Will invoke:

$ ~/sd/foo/bar --help --really


When a script is invoked, sd will set the environment variable SD to the directory that the script was found in -- in other words, $(dirname "$0").

This makes it slightly more convenient to refer to shared helper files or other scripts relative to the executing script.


sd respects some environment variables:

  • SD_ROOT: location of the script directory. Defaults to $HOME/sd.
  • SD_EDITOR: used by sd foo --edit and sd foo --new. Defaults to $VISUAL, then $EDITOR, then finally falls back to vi if neither of those are set.
  • SD_CAT: program used when printing files, in case you want to use something like bat. Defaults to cat.


There are two ways to use sd:

  1. source the sd file, which will define the shell function sd
  2. treat sd as a regular executable and put it somewhere on your PATH

I prefer to use sd as a regular executable, but the function approach is more convenient if you already use a shell plugin manager that knows how to set up fpath automatically.

Note that you cannot invoke "recursive sd" (that is, write scripts that themselves invoke sd) if you use the function approach. This includes all of the helper scripts in sdefaults/ (explained below).

Installation as a regular script

sd is not currently packaged in any package manager that I am aware of, but it should be pretty easy if you want to package it for your distribution. It's just a single script and a single completion file. Until that day:

  1. Put the sd script somewhere on your PATH.
  2. Put the _sd completion script somewhere on your fpath.

I like to symlink sd to ~/bin, which is already on my path. If you've cloned this repo to ~/src/sd, you can do that by running something like:

$ ln -s ~/src/sd/sd ~/bin/sd

There isn't really a standard place in your home directory to put completion scripts, so unless you've made your own, you'll probably want to add your clone directly to your fpath. You should add that to your .zshrc file before the line where you call compinit. It should look something like this:

# ~/.zshrc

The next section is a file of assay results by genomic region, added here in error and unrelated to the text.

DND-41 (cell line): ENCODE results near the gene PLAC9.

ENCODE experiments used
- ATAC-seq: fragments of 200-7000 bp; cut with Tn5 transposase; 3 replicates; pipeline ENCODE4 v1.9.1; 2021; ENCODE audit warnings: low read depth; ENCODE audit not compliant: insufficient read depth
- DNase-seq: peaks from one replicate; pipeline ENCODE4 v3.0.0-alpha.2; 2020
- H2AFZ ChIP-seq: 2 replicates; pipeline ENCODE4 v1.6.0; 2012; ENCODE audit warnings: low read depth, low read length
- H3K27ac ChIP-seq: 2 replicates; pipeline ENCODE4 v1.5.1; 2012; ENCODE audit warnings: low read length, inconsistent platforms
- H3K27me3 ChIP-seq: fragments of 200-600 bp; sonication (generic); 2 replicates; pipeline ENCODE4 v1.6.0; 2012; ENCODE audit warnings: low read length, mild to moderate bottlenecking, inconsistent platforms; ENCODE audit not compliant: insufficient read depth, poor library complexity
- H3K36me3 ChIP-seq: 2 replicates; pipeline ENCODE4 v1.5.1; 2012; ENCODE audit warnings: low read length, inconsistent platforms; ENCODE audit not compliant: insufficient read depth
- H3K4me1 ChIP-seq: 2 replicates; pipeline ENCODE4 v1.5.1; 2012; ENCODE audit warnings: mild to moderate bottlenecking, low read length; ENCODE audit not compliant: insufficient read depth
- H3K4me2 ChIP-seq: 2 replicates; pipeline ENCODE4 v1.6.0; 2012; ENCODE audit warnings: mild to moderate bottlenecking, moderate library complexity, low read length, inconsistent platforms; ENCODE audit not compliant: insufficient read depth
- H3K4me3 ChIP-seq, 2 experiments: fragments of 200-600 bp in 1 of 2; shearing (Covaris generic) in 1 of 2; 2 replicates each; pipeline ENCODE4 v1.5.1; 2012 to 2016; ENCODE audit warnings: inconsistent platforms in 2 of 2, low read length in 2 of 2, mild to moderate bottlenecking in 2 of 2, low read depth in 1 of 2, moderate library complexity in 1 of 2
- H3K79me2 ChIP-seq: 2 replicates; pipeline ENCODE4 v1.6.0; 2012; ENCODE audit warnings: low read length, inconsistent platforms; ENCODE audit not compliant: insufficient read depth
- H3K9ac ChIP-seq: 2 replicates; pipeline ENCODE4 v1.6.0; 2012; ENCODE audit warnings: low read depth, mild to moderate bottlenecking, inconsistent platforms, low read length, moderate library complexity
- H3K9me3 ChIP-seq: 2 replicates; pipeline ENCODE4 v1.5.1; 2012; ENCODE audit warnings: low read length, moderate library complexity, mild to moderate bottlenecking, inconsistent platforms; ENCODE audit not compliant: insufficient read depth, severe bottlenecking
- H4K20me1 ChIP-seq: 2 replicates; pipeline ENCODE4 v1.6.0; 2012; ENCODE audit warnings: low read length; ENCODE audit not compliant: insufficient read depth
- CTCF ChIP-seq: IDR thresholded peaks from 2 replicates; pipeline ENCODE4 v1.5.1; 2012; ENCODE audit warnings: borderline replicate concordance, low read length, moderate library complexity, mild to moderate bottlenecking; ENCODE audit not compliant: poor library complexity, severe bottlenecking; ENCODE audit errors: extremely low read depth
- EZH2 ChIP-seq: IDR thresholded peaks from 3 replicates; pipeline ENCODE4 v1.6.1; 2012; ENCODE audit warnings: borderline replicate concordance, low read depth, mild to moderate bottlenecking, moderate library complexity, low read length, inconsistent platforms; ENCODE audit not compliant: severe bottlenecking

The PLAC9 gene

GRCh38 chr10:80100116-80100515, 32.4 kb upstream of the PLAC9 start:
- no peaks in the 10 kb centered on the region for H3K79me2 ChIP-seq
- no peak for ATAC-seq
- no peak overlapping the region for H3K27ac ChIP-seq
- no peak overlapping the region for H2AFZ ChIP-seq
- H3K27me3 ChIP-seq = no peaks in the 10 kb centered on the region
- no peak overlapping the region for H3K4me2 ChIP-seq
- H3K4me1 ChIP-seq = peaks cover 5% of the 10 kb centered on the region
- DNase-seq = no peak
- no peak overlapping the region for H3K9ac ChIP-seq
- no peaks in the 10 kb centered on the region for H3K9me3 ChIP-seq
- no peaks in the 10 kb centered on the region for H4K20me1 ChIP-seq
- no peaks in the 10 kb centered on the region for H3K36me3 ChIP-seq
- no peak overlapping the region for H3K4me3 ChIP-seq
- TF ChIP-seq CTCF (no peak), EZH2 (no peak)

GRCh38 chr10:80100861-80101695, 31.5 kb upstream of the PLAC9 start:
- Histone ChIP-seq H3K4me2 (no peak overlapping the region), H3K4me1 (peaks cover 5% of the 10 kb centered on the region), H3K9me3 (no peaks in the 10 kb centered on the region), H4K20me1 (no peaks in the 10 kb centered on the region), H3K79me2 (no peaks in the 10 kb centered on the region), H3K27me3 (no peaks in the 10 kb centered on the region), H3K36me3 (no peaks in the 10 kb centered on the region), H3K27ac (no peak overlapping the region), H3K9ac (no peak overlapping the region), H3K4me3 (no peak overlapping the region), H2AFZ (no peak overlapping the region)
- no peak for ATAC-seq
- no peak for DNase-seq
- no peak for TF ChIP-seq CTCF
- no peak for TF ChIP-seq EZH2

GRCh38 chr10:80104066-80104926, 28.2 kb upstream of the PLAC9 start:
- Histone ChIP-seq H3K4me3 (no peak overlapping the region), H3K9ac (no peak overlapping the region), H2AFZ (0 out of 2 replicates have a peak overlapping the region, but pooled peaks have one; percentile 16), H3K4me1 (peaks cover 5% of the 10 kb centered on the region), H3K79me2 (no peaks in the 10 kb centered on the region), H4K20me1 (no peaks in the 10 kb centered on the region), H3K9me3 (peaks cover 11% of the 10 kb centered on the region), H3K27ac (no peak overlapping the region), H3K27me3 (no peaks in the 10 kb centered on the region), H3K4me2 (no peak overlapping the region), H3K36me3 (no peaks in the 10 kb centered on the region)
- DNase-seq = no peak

fpath=(~/src/sd $fpath)
autoload -U compinit

If you use a zsh framework like oh-my-zsh, it probably calls compinit for you. In that case, just set your fpath before you source the framework's initialization script.

Note that changes you make to your ~/.zshrc will only take effect for future shells you create, so to start enjoying sd immediately you'll also want to run these commands in your existing shells:

$ fpath=(~/src/sd $fpath)
$ compinit

Installation as a shell function

You can just source sd in your .zshrc and set up completion manually (as described below), but sd is designed to be compatible with shell plugin managers.


Add this line to your .zshrc:

antigen bundle ianthehenry/sd


Clone this repo into your custom plugins directory:

$ git clone https://github.com/ianthehenry/sd.git ${ZSH_CUSTOM:-~/.oh-my-zsh/custom}/plugins/sd

And then add it to the plugins list in your ~/.zshrc before you source oh-my-zsh:

source "$ZSH/oh-my-zsh.sh"

sd help command vs. sd command --help

There are some scripts in sdefaults/ that you can copy into your own ~/sd if you like. They'll let you type sd cat foo bar instead of sd foo bar --cat or sd new foo -- echo hi instead of sd foo --new echo hi (and so on for each of the built-in commands).

These mostly exist for backwards compatibility with an earlier version of sd. You don't have to use them if you don't want to. Note that they will not work if you've installed sd as a shell function instead of an executable.

bash/fish autocompletion support

Patrick Jackson contributed an unofficial fish completion script, which should be usable with some modification (as written it does not respect SD_ROOT, but it should act as a very good starting point if you use fish).

Bash doesn't support the fancy completion-with-description feature that is sort of the whole point of sd, but there are apparently ways to hack something similar.


v1.1.0 2022-10-30

  • fix a bug where --help would print every comment in the script

v1.0.1 2022-04-17

  • better error message if ~/sd does not exist
  • better error message if ~/sd exists but is not a directory

v1.0.0 2022-02-27

sd is now released under the MIT license. There are no functional changes from the pre-1.0 releases.

v0.3.0 2022-02-26

  • scripts now run with the SD environment variable set to the directory they were found in
  • autocompletion now completes arguments to commands instead of just commands
    • only completes positional file arguments and the built-in flags (like --help)
  • sd now only forks a subshell when invoked as a function
  • sd now execs scripts instead of fork+exec
    • this fixes the rare issue where a long-running script could throw errors when it finished if you were editing the sd executable itself while the script was running, because bash was trying to execute the "rest" of the file and apparently doing so by byte index or something (??)
    • this only affects me

v0.2.0 2022-02-24

  • added per-directory template files, to override the bash default

v0.1.1 2021-12-05

  • fix a bug where --new wouldn't work unless provided with an initial script

v0.1.0 2021-12-01

  • added --really
  • dir.help files are now dir/help files

You used to be able to provide a description for a directory called foo/ by writing a file called foo.help as a sibling of that directory.

Now directory help summaries are expected in foo/help instead.

This has the sort-of nice effect that sd foo help is sometimes similar to sd foo --help. Except that the latter also prints out subcommands.